This accident was caused by see and avoid VFR flying. Unfortunately when a helicopter is rising and a fixed wing aircraft is proceeding along the route, it is very hard to see under the aircraft. These flights should have and probably will be under air traffic controller flight following in the future.

Posted by: jcrisa | September 1, 2009 2:03 PM | Report abuse

Basic rules still apply. See and be seen....Pretty soon they will expect the controllers to input the information in their flight directors. I like the fact that no one on the NTSB has experience as either an air traffic controller or flying in the exclusion (Hudson river area)(by the way I do both) If the controller had issued a turn they would of found him at fault because he is not considered nor is he rated as a radar controller. VFR tower controllers have little if any radar training. Teterboro is a VFR tower. The controller was done with his job with this airplane no matter what the NTSB thinks. By regulation the airplane was in uncontrolled air space. If they want controllers to work traffic in the exclusion they need to change some rules. They also need to staff those positions....But Teterboro is a class D just read the Aim basically the only garenteed seperation is at the runway for VFR aircraft. Anything else is more then is required, and more then the facilities are staffed to do. Don't blame the controller for not doing more then is required, if you want more change the rules and the staffing.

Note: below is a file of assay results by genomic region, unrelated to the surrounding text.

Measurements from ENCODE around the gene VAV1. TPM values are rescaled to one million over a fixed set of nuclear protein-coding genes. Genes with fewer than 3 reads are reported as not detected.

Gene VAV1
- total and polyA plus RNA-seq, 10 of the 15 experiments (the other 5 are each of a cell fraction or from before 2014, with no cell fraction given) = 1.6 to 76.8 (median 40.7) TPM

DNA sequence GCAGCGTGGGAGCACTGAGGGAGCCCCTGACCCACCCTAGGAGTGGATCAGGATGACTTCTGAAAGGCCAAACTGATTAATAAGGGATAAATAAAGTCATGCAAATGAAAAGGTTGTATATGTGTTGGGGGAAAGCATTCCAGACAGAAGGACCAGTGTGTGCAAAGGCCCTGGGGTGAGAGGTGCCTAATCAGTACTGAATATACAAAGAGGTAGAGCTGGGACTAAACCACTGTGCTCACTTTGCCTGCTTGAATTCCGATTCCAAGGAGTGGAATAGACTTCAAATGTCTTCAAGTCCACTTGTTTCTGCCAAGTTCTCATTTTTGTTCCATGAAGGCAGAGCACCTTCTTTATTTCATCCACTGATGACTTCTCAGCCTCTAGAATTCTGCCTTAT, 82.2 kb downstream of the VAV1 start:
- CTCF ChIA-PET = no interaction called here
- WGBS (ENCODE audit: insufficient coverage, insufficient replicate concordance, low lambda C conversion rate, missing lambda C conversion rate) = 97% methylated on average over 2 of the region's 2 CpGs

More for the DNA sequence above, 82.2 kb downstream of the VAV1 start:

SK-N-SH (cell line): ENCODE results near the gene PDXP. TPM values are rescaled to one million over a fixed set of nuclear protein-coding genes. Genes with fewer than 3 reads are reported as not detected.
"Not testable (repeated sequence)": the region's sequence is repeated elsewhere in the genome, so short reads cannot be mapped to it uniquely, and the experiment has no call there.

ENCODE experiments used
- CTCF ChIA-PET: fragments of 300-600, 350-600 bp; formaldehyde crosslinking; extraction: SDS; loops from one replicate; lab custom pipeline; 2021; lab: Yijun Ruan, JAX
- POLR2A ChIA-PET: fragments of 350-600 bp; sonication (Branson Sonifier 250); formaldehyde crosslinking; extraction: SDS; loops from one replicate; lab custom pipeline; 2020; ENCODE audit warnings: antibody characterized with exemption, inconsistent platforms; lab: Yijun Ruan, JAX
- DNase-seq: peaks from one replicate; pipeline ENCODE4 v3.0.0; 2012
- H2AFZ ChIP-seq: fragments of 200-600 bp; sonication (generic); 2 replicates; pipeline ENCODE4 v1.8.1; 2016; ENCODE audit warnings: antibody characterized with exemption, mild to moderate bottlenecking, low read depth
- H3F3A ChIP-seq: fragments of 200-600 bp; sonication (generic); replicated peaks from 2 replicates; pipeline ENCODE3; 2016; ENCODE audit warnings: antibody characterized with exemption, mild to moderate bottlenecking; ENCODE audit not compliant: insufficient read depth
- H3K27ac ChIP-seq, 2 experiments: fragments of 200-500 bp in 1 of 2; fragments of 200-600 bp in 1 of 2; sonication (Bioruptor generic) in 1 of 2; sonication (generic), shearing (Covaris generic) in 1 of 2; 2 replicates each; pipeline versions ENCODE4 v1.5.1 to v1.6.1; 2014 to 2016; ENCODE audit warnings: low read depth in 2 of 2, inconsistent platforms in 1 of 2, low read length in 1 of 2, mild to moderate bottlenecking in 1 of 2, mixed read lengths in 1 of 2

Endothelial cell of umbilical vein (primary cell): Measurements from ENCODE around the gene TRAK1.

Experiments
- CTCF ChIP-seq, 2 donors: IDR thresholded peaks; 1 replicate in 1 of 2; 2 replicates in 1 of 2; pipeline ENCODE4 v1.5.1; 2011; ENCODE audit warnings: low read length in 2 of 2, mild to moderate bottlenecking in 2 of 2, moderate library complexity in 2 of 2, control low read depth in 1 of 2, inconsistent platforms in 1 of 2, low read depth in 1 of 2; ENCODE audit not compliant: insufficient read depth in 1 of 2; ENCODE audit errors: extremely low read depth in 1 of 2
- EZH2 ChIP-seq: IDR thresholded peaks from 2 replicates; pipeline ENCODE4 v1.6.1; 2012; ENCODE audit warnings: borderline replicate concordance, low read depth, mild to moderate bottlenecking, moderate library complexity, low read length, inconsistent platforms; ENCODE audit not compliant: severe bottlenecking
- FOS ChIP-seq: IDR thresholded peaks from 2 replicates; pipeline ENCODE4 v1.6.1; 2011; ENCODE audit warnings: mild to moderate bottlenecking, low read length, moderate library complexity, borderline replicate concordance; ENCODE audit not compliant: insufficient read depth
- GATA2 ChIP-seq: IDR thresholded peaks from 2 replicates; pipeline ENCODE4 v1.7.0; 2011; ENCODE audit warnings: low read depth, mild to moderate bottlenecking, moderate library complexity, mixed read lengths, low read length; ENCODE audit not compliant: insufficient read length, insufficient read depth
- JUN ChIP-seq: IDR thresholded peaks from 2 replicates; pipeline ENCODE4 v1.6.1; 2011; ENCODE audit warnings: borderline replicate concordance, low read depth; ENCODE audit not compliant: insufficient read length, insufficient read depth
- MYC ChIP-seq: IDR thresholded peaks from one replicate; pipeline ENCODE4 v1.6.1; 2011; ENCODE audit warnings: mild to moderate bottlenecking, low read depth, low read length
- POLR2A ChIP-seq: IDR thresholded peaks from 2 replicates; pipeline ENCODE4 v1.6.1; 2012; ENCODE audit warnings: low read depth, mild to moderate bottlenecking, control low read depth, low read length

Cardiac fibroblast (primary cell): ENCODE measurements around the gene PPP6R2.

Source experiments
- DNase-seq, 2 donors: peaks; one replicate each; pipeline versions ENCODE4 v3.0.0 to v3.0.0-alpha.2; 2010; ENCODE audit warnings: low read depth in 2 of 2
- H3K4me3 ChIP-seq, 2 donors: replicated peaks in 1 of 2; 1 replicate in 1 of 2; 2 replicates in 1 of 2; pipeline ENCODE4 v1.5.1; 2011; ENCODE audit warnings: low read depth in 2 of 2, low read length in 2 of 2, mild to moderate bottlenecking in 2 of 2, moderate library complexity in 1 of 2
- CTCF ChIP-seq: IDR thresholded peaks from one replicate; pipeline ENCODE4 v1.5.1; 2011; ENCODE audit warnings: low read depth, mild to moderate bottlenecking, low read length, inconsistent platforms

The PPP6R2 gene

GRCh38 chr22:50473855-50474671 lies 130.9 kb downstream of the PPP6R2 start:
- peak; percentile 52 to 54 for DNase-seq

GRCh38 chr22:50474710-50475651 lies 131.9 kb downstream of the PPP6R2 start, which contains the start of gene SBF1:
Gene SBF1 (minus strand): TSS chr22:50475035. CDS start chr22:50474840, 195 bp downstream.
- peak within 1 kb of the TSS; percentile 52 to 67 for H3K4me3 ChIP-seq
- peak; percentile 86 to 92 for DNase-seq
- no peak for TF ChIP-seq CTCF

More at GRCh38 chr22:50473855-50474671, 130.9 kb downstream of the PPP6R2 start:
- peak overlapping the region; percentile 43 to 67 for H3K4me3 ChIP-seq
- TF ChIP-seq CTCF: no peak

Posted by: bundies | September 1, 2009 2:07 PM | Report abuse

I became a licensed pilot in 1966 and have progressed through the years to the point of instructing and flying turbine engine aircraft commercially, and it seems to me that the NTSB is forgetting that these aircraft were flying in uncontrolled airspace and therefore were responsible for see-and-avoid. I have not seen whether or not either pilot had asked for "flight following", but even if they had, that is only provided as available from ATC. Should the controller have been on a personal call while on duty? Probably not, depending on the policies and procedures in effect at his location, but that does not mean he was responsible for the accident in any way. Likewise, the supervisor was not responsible for the accident, although it does seem he violated the procedures by not being in the building during his watch. The NTSB, to me, is connecting actions and activities that do not necessarily connect and therefore are guilty of grasping in an effort to appear effective. One last comment, and I agree with another respondent on this -- it seems as if the rules that apply to the union should also apply to the NTSB, or at least not be changed in the middle of an investigation.